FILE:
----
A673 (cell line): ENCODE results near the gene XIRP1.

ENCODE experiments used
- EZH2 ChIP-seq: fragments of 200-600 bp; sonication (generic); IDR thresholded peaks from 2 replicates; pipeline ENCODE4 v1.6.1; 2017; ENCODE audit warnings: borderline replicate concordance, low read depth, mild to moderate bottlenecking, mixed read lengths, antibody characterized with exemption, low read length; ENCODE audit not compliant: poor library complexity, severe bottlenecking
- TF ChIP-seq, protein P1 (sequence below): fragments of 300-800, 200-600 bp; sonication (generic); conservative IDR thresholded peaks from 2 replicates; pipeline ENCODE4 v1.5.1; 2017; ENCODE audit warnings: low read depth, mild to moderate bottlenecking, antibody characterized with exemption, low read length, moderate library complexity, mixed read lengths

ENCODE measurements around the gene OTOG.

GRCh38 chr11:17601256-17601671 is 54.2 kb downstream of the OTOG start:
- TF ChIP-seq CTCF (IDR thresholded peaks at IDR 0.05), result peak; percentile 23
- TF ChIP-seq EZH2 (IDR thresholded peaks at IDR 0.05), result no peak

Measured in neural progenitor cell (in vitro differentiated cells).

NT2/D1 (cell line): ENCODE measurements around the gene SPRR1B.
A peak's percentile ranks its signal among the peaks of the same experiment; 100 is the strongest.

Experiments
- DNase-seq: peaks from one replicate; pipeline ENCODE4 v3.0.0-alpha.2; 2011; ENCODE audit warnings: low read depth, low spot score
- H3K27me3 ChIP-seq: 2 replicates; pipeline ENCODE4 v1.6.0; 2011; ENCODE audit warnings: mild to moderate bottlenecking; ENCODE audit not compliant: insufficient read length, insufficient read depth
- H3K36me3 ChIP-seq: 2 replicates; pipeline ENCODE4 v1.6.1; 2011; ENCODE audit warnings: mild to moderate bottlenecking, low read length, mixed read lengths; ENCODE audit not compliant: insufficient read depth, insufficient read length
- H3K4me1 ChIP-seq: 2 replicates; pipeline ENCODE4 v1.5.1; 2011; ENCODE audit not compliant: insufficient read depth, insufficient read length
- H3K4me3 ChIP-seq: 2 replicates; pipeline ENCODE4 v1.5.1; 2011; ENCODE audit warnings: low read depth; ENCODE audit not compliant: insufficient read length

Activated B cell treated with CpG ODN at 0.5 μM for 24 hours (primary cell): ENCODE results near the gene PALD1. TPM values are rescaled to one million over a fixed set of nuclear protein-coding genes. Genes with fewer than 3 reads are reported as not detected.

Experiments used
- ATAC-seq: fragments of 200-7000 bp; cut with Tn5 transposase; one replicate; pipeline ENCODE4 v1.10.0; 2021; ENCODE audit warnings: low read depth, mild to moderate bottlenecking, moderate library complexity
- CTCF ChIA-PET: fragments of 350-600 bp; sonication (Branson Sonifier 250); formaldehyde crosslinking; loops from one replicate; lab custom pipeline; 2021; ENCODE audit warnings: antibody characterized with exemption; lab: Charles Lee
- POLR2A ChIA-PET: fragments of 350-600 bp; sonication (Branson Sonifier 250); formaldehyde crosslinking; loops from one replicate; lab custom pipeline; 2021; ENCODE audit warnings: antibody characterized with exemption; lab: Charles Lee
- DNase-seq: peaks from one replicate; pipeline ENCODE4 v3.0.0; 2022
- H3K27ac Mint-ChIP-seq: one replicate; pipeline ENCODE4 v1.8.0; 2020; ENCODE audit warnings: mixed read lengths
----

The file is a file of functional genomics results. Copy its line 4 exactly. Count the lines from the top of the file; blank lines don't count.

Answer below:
- TF ChIP-seq, protein P1 (sequence below): fragments of 300-800, 200-600 bp; sonication (generic); conservative IDR thresholded peaks from 2 replicates; pipeline ENCODE4 v1.5.1; 2017; ENCODE audit warnings: low read depth, mild to moderate bottlenecking, antibody characterized with exemption, low read length, moderate library complexity, mixed read lengths